Saturday, January 26, 2013
Monday, January 21, 2013
Something strange has been happening here in Southern California lately. The weather, our fair and constant friend in these parts, has seemed to turn against us. I awoke on a recent morning to find ice on my windshield, and that the frost had killed the last of my bell pepper plants. Now, I know that the rest of the country has it much worse than this region when it comes to winter. However, buildings in this area are not made to withstand the cold. Especially not my 1950's bungalow triplex, which has no insulation, and contains vents in the floor that open up to the outdoors through vents in the crawlspace, so the inside of our apartment is always within 10 degrees of the outside temperature. Always.
Monday, January 14, 2013
With the winter season has come a slightly shrunken garden. I have some winter crops growing (broccoli, brussel sprouts, cabbage, lettuce, peas) but none of them have produced much of anything yet, except my radishes. They were ready for harvest last weekend, poking their red heads out of the ground for a couple weeks until I yanked them out of the soil and saw how long they'd actually gotten, which was pretty long. I have a longstanding love with the radish, as is evidenced by this fun little short film I made when I was just a wee teenager. Nowadays the radishes I prefer to grow are of the French Breakfast variety, which means they're tall and skinny with a bright crimson coloring and cute little white bottoms.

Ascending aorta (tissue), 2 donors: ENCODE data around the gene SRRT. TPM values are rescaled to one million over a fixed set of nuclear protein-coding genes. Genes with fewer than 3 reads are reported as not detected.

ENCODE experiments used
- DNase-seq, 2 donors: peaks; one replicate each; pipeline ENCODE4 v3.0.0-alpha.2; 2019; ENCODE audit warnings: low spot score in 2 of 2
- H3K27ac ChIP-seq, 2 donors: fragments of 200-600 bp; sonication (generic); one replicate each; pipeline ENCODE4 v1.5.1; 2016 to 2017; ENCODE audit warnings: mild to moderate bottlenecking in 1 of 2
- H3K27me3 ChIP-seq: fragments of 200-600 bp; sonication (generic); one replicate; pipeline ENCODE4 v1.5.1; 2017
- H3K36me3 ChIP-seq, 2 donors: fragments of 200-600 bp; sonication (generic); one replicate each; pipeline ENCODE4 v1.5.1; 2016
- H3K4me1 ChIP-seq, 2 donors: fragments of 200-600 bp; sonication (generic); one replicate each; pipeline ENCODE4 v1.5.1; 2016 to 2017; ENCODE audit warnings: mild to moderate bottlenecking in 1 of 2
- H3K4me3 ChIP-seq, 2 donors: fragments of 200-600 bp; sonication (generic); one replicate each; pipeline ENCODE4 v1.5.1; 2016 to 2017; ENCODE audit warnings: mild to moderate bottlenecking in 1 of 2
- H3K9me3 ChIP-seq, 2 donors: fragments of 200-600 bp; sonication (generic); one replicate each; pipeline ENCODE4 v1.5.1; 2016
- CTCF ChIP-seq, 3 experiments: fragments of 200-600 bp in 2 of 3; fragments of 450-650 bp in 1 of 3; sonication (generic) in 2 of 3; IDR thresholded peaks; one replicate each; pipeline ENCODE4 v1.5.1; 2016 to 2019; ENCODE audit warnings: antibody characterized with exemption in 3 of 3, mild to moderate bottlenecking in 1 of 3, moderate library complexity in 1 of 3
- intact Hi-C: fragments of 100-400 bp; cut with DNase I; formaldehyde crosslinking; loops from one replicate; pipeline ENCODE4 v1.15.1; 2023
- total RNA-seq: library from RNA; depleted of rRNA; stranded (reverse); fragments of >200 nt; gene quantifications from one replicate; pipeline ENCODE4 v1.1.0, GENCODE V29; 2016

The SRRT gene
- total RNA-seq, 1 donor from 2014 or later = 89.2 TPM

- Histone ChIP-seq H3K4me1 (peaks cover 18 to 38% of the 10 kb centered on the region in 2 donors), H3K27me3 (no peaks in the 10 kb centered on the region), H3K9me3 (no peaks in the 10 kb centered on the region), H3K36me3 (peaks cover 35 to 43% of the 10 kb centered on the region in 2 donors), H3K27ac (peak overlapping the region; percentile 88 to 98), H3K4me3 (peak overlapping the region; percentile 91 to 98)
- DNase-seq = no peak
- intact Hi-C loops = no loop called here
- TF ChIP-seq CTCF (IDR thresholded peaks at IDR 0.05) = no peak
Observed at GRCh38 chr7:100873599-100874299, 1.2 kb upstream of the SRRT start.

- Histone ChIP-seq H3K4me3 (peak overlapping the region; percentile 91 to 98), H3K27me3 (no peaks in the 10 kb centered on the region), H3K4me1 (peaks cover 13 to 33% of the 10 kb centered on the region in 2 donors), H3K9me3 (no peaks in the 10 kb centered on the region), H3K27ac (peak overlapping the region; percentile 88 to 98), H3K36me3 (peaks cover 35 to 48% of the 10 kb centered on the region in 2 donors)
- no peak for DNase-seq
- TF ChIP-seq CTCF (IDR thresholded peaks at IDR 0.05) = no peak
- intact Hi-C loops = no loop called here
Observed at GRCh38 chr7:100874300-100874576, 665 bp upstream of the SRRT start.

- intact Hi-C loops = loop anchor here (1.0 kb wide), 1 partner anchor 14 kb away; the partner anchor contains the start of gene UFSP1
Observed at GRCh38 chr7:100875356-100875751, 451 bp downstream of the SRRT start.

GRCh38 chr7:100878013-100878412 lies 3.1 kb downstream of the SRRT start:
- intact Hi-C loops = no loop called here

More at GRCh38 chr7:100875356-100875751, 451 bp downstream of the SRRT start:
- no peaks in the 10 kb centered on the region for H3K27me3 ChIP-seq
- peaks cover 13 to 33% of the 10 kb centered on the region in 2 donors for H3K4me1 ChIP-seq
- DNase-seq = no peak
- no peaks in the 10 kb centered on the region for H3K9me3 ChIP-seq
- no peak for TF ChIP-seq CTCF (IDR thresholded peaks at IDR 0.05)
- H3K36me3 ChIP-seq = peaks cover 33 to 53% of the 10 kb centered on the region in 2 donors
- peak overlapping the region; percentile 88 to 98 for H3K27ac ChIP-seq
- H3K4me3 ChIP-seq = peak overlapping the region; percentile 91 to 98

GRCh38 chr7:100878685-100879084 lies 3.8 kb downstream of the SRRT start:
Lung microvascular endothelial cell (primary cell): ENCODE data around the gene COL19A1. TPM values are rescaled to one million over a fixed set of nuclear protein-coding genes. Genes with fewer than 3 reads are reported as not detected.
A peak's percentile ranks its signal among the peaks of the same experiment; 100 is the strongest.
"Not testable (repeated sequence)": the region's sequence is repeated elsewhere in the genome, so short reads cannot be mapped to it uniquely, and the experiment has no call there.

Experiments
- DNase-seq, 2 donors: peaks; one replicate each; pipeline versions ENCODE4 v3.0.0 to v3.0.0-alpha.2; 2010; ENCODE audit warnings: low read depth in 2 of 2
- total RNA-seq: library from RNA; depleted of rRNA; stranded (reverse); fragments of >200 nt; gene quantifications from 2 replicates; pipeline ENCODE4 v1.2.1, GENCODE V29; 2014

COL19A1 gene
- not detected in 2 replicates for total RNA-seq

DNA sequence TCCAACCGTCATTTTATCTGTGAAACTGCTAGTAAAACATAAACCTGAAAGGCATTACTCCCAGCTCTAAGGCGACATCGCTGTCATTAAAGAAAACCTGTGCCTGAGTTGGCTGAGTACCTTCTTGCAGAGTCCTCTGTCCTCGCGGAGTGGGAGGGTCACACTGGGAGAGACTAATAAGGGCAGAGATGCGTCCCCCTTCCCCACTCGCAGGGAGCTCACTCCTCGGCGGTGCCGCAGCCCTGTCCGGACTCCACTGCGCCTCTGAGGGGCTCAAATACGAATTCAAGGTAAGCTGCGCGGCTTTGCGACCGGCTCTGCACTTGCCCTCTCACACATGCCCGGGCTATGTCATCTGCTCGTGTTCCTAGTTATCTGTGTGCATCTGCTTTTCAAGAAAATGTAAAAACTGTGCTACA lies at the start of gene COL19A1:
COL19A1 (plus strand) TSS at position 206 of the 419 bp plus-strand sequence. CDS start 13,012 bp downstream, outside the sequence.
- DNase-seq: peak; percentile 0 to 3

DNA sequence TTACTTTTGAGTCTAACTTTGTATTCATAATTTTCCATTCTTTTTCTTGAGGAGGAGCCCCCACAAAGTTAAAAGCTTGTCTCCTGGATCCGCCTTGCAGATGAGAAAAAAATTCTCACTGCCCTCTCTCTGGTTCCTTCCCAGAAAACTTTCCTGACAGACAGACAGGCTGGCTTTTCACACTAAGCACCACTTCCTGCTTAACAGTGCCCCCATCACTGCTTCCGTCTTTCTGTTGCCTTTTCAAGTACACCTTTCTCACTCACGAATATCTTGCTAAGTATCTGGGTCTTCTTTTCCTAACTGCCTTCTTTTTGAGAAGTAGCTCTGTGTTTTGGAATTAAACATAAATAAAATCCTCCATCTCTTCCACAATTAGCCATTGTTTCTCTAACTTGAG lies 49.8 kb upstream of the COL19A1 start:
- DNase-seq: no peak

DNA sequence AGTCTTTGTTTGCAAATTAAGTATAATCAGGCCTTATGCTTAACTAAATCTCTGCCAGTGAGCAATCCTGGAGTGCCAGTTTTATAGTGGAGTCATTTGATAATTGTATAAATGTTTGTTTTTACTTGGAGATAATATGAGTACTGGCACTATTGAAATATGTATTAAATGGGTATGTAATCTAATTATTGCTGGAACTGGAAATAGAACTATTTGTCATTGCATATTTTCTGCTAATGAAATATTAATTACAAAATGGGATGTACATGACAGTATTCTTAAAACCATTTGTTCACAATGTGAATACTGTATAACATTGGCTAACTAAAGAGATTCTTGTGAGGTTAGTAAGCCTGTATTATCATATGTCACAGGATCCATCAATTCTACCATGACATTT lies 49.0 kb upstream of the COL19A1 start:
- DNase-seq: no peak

Sunday, January 6, 2013
There is nothing that shouts a bright and cheery "Hello, friend!!" to the New Year quite the way that pie does. As such, I made pie!
And not just any pie, mind you, but I pie that I hadn't even heard of until my good friend Beejoli mentioned a pie place here in LA that sold it. I love pie, and when I learned there was an entire family of pies I knew nothing about, I immediately went into full research mode and consumed any and all information about chess pies that I could.
Thursday, January 3, 2013
Most of us know nougat as that ivory-colored layer of fluffiness in snickers & milky way bars. Almost marshmallow-y, but a bit thicker and more spreadable.
I am here to tell you that there is another kind of nougat.
One that is light, yet solid, and incredibly sweet. One that slowly melts on your tongue like a cloud of whipped honey. One that is tricky to make (especially the first time) but is oh so lovely and delicious when you get it right.
The first time I had this type of nougat was when I was studying abroad in Paris in 2007. There are many little candy tents stationed all over the city, especially near the metro entrances. I, being a long-time lover of any and all candies, frequented these stands often and finally decided to try the little white square that had almonds visible from the sides. It was so neat and clean and dainty-looking, just holding it made me feel like I was someone special. Then I ate it, and felt like a queen (only someone of a high-ranking monarchical authority would be allowed to eat such delicacies, of course).